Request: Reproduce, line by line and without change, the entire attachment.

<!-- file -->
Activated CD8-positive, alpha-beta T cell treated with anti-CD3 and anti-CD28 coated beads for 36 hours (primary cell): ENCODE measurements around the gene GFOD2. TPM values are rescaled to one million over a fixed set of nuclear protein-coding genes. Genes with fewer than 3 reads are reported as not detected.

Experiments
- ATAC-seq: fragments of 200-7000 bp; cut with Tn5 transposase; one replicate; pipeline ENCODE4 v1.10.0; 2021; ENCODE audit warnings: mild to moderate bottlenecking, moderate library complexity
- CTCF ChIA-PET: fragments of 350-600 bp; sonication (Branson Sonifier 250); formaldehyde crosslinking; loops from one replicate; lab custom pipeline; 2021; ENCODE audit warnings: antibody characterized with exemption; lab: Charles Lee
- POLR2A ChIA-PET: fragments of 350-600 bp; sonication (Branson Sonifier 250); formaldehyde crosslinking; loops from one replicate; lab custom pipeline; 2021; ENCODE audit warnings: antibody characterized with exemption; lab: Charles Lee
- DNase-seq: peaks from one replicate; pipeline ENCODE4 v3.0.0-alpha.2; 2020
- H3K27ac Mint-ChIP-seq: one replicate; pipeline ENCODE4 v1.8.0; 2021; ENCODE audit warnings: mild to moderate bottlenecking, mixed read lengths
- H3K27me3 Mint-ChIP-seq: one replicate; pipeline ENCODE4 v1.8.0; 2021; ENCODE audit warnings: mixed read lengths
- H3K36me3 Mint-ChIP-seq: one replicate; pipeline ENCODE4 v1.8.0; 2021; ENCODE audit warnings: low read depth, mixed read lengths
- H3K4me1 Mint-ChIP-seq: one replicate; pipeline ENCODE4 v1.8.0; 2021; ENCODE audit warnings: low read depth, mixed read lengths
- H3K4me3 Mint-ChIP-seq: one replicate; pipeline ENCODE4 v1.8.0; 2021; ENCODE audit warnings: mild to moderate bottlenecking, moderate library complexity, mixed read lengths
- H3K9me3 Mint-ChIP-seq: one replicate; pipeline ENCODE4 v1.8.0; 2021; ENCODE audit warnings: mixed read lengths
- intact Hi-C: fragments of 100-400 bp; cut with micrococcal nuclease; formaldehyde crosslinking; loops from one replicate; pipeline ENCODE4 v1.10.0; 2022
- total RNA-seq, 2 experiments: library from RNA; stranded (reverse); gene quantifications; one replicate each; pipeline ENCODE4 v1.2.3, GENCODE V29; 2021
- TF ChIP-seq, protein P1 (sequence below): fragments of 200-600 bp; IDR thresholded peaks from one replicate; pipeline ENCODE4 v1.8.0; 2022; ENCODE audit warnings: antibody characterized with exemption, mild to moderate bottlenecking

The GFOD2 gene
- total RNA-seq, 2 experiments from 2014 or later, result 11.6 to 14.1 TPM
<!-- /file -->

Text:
Activated CD8-positive, alpha-beta T cell treated with anti-CD3 and anti-CD28 coated beads for 36 hours (primary cell): ENCODE measurements around the gene GFOD2. TPM values are rescaled to one million over a fixed set of nuclear protein-coding genes. Genes with fewer than 3 reads are reported as not detected.

Experiments
- ATAC-seq: fragments of 200-7000 bp; cut with Tn5 transposase; one replicate; pipeline ENCODE4 v1.10.0; 2021; ENCODE audit warnings: mild to moderate bottlenecking, moderate library complexity
- CTCF ChIA-PET: fragments of 350-600 bp; sonication (Branson Sonifier 250); formaldehyde crosslinking; loops from one replicate; lab custom pipeline; 2021; ENCODE audit warnings: antibody characterized with exemption; lab: Charles Lee
- POLR2A ChIA-PET: fragments of 350-600 bp; sonication (Branson Sonifier 250); formaldehyde crosslinking; loops from one replicate; lab custom pipeline; 2021; ENCODE audit warnings: antibody characterized with exemption; lab: Charles Lee
- DNase-seq: peaks from one replicate; pipeline ENCODE4 v3.0.0-alpha.2; 2020
- H3K27ac Mint-ChIP-seq: one replicate; pipeline ENCODE4 v1.8.0; 2021; ENCODE audit warnings: mild to moderate bottlenecking, mixed read lengths
- H3K27me3 Mint-ChIP-seq: one replicate; pipeline ENCODE4 v1.8.0; 2021; ENCODE audit warnings: mixed read lengths
- H3K36me3 Mint-ChIP-seq: one replicate; pipeline ENCODE4 v1.8.0; 2021; ENCODE audit warnings: low read depth, mixed read lengths
- H3K4me1 Mint-ChIP-seq: one replicate; pipeline ENCODE4 v1.8.0; 2021; ENCODE audit warnings: low read depth, mixed read lengths
- H3K4me3 Mint-ChIP-seq: one replicate; pipeline ENCODE4 v1.8.0; 2021; ENCODE audit warnings: mild to moderate bottlenecking, moderate library complexity, mixed read lengths
- H3K9me3 Mint-ChIP-seq: one replicate; pipeline ENCODE4 v1.8.0; 2021; ENCODE audit warnings: mixed read lengths
- intact Hi-C: fragments of 100-400 bp; cut with micrococcal nuclease; formaldehyde crosslinking; loops from one replicate; pipeline ENCODE4 v1.10.0; 2022
- total RNA-seq, 2 experiments: library from RNA; stranded (reverse); gene quantifications; one replicate each; pipeline ENCODE4 v1.2.3, GENCODE V29; 2021
- TF ChIP-seq, protein P1 (sequence below): fragments of 200-600 bp; IDR thresholded peaks from one replicate; pipeline ENCODE4 v1.8.0; 2022; ENCODE audit warnings: antibody characterized with exemption, mild to moderate bottlenecking

The GFOD2 gene
- total RNA-seq, 2 experiments from 2014 or later, result 11.6 to 14.1 TPM